The Stoxx Europe 600 Index advanced 0.5% by 9:33 a.m. in New York, while the Standard & Poor’s 500 Index added less than 0.1% after its biggest gain in a month. The euro slid to the lowest against the dollar in more than two years, while the greenback advanced to a five-year high versus major peers. Russia’s currency rebounded amid speculation the central bank intervened to stem losses. West Texas Intermediate added 0.9% and gold rose 0.4%.
Services and manufacturing in the euro area grew less than initially estimated, Markit Economics said today before European Central Bank President Mario Draghi leads a policy meeting tomorrow. Companies in the U.S. added fewer workers than forecast, figures from ADP Research Institute showed before a government labor report on Dec. 5. Resilient domestic demand, supported by falling energy costs, is encouraging employers to add to staff even as global economies struggle.
“I don’t think the data we got, although a miss, changes the narrative that the U.S. economic recovery is still solid,” Anastasia Amoroso, global market strategist at J.P. Morgan Funds, said by phone. The JPMorgan Chase & Co. division oversees about $500 billion in assets. “The catalysts for this week are more tomorrow and Friday. Investors will be clamoring to hear some assurance from Draghi that if needed, he will consider another round of asset purchases.”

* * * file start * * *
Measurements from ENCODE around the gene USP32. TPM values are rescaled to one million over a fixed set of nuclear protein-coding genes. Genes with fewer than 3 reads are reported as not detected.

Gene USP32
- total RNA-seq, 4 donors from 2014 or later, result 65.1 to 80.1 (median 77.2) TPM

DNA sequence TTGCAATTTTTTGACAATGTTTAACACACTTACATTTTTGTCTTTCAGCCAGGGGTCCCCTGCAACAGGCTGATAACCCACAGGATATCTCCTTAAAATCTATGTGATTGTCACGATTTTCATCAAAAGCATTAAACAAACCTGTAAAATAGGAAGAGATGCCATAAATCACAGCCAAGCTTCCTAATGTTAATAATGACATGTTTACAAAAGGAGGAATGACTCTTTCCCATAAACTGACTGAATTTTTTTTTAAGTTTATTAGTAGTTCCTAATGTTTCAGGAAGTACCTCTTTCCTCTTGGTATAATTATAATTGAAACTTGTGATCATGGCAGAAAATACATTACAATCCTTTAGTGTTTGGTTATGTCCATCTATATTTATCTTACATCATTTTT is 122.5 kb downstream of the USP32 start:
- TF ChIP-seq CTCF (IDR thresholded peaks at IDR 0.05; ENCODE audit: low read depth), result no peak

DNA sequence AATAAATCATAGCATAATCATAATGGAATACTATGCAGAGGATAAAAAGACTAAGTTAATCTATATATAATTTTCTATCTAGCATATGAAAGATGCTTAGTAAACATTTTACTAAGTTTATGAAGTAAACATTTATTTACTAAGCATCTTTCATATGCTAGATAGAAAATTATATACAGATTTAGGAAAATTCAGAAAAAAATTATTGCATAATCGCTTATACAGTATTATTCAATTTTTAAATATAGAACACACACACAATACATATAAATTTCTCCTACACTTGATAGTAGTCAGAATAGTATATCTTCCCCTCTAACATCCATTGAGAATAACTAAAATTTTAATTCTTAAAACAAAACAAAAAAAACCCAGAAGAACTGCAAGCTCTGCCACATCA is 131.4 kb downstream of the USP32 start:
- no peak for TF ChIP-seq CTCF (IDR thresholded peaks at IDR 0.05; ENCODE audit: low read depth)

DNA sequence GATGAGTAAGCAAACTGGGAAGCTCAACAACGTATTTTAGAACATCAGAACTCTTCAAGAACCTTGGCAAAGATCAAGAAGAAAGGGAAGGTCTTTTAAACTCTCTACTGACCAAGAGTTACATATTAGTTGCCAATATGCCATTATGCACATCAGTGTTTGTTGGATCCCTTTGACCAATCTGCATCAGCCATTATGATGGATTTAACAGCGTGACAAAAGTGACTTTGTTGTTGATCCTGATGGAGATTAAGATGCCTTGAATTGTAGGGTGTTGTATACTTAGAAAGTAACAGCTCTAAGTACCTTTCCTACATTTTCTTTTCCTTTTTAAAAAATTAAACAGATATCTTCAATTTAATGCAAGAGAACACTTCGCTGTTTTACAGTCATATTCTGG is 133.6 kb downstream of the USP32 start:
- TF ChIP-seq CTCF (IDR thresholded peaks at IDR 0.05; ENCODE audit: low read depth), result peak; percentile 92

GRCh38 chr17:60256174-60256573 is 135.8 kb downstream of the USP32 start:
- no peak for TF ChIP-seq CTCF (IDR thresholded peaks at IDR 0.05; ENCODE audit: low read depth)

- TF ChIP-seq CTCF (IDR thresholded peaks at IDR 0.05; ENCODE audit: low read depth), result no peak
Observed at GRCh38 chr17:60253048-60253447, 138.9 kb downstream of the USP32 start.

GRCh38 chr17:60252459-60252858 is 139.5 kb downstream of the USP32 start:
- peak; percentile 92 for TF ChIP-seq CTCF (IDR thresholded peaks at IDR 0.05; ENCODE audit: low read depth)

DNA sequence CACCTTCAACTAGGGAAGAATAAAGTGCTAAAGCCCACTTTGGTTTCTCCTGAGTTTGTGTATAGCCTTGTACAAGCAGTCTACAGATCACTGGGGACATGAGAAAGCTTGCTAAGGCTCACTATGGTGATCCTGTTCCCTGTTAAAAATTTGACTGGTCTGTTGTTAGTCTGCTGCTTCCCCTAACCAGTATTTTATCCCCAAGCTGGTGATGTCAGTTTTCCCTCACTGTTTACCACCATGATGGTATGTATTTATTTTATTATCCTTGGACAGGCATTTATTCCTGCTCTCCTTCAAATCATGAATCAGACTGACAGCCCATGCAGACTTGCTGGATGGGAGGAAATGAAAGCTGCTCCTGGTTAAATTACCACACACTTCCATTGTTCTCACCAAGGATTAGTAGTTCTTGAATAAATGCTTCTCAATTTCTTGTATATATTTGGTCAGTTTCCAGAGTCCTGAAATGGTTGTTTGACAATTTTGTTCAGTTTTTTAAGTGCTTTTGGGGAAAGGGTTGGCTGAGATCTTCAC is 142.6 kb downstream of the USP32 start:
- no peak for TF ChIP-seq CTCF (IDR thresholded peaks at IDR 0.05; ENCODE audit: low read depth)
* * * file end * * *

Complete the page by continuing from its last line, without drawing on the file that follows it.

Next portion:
The S&P 500 (CME:SPH15) closed 0.3% below a record reached on Nov. 28 as weaker Black Friday sales and oil prices dragged stocks lower. The gauge has rebounded 11% from a low in October amid optimism the economy is strong enough to withstand tighter monetary policy.
The Bloomberg Dollar Spot Index, which tracks the greenback against 10 trading partners, rose 0.2% to the highest since 2009 amid speculation recent data backs the case for higher interest rates as Japan and Europe ease policy.
The dollar rose 0.1% to 119.33 yen after reaching 119.48, the highest since August 2007. It appreciated 0.4% to $1.2333 per euro and touched $1.2321, the strongest level since August 2012. The euro weakened 0.3% to 147.20 yen.
“The dollar’s uptrend is likely to continue and that’s driven equally, if not more, by what’s going on outside the U.S. as well as what’s happening in the U.S.,” said Steven Barrow, head of Group of 10 foreign-exchange research at Standard Bank Plc in London.
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